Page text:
By David Williams, President, Taylor Seminary
When I was a young believer, I was mentored by someone who stressed to me the importance of memorizing Scripture. One of the first passages I learned was Romans 12:1-2:
I appeal to you therefore, brothers and sisters, by the mercies of God, to present your bodies as a living sacrifice, holy and acceptable to God, which is your spiritual worship. 2Do not be conformed to this world, but be transformed by the renewing of your minds, so that you may discern what is the will of God—what is good and acceptable and perfect.
Most commentators recognize that Paul makes a major shift in his thought in the twelfth chapter as he moves from talking about what has happened in Jesus to exploring the impact this new reality has in the life of those who recognize Christ as Lord. What difference does it make that in Jesus the Gentiles have been brought into the covenant community previously restricted to the children of Abraham, or that there is a new humanity formed in Jesus, the new Adam, or that life in the Spirit transcends what Jew and Gentile alike have understood about living faithfully as God’s covenant community? What difference does it make that God’s mercy has been shown to all of creation through Jesus?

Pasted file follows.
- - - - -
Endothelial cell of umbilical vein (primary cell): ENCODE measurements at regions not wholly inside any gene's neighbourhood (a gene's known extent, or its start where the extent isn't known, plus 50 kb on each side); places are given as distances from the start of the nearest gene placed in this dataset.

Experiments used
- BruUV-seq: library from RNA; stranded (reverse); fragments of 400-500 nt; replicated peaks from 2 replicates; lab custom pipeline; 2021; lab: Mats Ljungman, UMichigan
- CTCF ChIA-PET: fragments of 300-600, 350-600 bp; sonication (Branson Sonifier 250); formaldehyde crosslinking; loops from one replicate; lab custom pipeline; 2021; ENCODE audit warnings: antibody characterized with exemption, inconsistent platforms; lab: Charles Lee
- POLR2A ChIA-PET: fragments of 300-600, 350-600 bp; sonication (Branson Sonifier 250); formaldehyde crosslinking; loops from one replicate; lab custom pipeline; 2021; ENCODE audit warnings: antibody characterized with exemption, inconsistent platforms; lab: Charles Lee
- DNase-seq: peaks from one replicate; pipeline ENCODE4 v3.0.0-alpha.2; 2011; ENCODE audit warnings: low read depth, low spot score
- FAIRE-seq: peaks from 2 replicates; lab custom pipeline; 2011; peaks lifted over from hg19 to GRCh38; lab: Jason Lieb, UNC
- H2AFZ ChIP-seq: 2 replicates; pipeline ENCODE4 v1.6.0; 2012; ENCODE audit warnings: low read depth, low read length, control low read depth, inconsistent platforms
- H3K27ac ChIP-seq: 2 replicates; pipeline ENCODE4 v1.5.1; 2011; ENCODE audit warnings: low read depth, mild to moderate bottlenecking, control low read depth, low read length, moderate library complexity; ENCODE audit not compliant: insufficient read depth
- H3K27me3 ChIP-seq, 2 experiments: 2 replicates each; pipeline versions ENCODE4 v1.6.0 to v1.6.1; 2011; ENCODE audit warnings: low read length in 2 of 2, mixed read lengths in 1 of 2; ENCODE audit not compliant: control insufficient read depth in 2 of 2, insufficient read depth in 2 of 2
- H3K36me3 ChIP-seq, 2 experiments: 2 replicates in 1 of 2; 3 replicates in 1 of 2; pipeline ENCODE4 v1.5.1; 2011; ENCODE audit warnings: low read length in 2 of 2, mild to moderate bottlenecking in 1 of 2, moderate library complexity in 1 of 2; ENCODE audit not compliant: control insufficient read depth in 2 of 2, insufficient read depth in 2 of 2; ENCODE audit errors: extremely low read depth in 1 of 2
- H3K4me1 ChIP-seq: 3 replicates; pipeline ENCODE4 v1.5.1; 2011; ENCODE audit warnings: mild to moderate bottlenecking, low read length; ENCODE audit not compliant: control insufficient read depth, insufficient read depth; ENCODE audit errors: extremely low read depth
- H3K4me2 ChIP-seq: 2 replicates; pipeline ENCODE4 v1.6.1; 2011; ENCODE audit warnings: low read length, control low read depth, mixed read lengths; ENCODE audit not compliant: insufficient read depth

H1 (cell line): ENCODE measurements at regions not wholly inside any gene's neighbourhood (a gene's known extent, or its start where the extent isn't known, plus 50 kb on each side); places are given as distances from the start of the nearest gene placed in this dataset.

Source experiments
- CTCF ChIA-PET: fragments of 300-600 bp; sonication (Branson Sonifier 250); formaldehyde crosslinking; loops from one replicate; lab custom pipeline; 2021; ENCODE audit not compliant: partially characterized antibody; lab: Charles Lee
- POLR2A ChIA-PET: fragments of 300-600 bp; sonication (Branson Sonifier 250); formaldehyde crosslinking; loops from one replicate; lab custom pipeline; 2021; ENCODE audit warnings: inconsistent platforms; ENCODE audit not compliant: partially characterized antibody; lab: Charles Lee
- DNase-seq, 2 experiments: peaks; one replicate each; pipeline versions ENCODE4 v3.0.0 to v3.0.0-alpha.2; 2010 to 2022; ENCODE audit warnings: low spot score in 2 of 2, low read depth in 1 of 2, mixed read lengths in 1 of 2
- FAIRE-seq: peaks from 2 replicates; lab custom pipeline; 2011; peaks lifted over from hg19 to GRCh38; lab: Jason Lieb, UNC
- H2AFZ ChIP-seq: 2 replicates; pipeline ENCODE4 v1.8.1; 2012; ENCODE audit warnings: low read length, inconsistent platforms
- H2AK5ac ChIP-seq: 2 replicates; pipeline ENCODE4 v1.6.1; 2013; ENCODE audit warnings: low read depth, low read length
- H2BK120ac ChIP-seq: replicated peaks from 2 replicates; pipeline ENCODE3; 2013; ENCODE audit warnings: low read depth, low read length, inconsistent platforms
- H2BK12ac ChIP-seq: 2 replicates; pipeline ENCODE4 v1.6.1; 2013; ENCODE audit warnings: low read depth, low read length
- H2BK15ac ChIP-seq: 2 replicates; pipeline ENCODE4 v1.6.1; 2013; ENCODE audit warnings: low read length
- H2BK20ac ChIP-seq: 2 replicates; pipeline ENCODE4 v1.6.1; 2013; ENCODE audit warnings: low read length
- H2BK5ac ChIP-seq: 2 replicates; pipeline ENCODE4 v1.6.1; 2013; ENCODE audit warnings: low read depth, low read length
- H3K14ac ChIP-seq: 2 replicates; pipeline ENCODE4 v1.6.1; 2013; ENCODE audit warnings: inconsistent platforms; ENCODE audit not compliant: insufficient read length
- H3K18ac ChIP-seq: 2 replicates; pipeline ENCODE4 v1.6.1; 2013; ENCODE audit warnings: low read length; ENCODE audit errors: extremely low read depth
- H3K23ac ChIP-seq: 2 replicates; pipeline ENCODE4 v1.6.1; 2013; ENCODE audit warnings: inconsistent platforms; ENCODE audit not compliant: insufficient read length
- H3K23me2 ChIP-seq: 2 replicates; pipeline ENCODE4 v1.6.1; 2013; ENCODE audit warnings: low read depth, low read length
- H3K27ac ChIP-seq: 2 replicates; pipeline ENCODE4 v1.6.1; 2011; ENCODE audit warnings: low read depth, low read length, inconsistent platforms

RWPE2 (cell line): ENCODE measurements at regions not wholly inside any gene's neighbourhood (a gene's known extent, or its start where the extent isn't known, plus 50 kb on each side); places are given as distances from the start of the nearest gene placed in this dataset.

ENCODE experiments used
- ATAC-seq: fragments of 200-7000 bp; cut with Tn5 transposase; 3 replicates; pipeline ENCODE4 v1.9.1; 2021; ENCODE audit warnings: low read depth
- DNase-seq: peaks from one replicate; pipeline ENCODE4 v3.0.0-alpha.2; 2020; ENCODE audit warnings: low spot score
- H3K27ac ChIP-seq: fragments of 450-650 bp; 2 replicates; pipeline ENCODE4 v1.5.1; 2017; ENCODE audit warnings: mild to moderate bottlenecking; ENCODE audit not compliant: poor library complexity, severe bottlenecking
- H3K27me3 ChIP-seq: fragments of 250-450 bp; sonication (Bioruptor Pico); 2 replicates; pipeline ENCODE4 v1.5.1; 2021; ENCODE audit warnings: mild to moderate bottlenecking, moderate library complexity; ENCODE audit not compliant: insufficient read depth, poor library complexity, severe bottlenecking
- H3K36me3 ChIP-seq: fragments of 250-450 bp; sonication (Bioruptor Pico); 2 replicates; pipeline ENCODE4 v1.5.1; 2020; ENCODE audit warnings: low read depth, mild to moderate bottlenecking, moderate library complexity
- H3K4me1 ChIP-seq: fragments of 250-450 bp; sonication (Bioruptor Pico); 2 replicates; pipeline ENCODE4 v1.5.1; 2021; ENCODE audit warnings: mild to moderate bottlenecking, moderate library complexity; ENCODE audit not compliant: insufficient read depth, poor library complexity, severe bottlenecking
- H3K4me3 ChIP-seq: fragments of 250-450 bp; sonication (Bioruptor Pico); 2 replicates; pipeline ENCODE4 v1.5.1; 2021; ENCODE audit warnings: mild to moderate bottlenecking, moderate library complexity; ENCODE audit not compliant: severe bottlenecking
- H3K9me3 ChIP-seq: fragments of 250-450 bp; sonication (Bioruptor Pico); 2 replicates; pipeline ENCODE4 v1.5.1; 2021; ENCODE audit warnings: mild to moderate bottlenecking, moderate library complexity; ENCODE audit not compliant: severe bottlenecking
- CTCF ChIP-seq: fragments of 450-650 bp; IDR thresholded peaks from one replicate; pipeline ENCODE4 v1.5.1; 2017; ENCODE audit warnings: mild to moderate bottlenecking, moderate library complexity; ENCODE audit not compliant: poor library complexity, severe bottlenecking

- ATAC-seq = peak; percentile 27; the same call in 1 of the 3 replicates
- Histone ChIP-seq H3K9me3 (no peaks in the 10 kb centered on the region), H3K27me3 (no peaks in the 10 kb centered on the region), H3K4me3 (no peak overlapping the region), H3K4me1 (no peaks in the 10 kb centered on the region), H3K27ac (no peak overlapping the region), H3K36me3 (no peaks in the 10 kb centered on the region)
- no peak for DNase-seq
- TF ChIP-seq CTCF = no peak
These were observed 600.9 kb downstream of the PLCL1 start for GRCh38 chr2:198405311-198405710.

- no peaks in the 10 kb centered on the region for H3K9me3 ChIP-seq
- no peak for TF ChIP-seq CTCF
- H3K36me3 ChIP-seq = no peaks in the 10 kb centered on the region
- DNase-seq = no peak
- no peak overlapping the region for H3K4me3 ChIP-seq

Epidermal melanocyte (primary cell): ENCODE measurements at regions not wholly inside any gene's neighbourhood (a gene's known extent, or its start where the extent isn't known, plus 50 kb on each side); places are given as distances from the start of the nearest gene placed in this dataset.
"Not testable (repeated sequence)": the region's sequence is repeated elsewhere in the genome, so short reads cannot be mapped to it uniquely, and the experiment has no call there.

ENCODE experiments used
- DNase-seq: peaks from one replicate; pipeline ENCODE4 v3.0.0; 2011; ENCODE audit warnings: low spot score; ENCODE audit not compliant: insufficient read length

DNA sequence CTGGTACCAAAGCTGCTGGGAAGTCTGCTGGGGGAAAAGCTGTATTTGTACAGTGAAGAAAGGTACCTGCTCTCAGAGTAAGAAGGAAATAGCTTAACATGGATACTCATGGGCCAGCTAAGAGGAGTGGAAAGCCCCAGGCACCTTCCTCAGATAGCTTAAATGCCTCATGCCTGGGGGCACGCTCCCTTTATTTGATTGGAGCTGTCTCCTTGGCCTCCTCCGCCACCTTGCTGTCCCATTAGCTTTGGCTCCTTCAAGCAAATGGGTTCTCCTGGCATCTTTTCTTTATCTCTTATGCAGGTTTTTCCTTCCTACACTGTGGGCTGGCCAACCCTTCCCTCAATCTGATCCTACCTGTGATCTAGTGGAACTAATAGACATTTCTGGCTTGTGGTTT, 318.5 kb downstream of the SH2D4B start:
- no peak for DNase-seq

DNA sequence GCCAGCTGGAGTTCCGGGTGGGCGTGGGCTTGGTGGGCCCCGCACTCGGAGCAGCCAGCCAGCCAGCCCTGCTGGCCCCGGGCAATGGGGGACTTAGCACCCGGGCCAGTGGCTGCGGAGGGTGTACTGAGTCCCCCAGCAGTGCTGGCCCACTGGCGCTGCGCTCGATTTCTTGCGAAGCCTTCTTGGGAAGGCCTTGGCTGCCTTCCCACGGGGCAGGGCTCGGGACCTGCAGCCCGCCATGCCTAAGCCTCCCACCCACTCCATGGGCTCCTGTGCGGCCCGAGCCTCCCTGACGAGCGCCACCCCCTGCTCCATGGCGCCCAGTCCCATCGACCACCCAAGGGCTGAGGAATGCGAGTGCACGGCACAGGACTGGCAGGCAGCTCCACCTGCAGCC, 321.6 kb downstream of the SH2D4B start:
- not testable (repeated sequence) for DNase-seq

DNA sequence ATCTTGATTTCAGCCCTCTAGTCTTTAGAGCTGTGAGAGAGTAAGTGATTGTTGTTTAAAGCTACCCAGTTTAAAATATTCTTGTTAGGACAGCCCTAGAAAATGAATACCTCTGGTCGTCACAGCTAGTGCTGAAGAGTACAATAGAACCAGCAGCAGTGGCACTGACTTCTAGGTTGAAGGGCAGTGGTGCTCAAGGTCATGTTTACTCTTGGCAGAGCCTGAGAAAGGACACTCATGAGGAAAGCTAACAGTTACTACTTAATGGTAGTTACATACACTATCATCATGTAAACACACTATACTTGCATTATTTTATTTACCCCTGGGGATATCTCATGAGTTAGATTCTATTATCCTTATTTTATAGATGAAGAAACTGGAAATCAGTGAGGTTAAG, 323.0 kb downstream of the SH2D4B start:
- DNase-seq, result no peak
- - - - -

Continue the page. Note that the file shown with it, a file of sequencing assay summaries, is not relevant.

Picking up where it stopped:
For Paul, the world has dramatically changed. The promised new age has begun and this changes everything. Paul’s admonition to the church is stated both positively and negatively. “Do not be conformed to this world” he says. The language is evocative. It pictures an artist pressing clay into a mold forcing the clay to take the shape of the mold (schema). The mold Paul is concerned about is the pattern of “this world” (aeon), this old age, rather than the new world Christ has brought into being. As C. E. B. Cranfield argued in his magisterial commentary on Romans, the Greek construction here implies that their lives were already being conformed to something. The issue is not ‘whether” to be conformed but “what” mold to be conformed to, and Paul wanted them to stop being formed by the mold of this age.
“Be transformed,” Paul says. There’s a new pattern. There’s a new mold into which believers are to be pressed that will shape us by its patterns. This is the shape of the new age, the patterns of the promised age which the Jews anticipated as the kingdom of God. That mold is the form and pattern of Jesus, the crucified Messiah. And we are transformed by making our minds new again.
Paul knew that the old age deeply formed the way his readers thought and acted in the world. As if by default they were shaped to think about and interact with each other in ways that now were simply inappropriate. Changing these patterns would take a lot of effort. It would be hard and possibly even painful. They would have to be diligent yet patient with each other. But this work would be worth the effort as their life together reflected more and more of the truth of the new age Jesus has brought, and the future which was coming upon them.
Please join us next week, as we continue to explore Romans 12 and how Paul calls attention to a renewing of our minds.